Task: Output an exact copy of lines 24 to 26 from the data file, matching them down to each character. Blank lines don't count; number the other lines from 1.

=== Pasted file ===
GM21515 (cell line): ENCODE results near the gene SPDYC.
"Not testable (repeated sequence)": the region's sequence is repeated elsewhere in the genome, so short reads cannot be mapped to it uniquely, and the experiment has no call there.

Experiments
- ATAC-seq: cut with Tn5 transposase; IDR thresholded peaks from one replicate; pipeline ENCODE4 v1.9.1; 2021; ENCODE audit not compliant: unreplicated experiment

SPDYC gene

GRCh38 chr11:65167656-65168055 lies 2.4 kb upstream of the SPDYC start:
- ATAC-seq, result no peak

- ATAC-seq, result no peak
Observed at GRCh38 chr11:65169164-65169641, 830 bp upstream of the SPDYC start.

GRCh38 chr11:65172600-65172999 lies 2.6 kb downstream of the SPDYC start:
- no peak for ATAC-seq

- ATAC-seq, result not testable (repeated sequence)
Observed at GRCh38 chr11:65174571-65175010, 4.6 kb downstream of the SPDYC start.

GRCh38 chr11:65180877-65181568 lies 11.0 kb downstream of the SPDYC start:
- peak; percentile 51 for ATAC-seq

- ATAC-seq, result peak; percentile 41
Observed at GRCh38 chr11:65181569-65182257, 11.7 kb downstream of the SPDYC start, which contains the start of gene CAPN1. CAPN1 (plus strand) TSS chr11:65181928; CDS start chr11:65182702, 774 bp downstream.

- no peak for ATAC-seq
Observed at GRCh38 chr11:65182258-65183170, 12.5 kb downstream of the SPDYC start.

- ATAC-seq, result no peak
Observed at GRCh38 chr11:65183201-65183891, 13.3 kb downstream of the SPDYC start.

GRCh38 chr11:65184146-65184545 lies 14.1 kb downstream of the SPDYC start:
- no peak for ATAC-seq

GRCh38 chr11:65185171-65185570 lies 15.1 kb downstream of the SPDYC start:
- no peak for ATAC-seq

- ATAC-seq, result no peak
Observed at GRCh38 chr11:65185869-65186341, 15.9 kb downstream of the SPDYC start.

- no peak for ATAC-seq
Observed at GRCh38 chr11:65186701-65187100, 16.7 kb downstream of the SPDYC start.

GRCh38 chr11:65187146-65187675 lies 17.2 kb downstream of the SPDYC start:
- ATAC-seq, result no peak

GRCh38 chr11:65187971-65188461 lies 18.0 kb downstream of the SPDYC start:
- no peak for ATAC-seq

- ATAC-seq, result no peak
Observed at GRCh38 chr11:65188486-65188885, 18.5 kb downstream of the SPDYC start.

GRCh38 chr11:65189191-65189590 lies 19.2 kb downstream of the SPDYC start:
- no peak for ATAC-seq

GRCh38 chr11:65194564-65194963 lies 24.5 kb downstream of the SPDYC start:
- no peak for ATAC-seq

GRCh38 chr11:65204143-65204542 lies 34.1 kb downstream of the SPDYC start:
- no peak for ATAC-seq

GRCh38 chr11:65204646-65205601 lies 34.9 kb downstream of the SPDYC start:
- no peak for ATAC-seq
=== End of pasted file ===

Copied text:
GRCh38 chr11:65185171-65185570 lies 15.1 kb downstream of the SPDYC start:
- no peak for ATAC-seq

- ATAC-seq, result no peak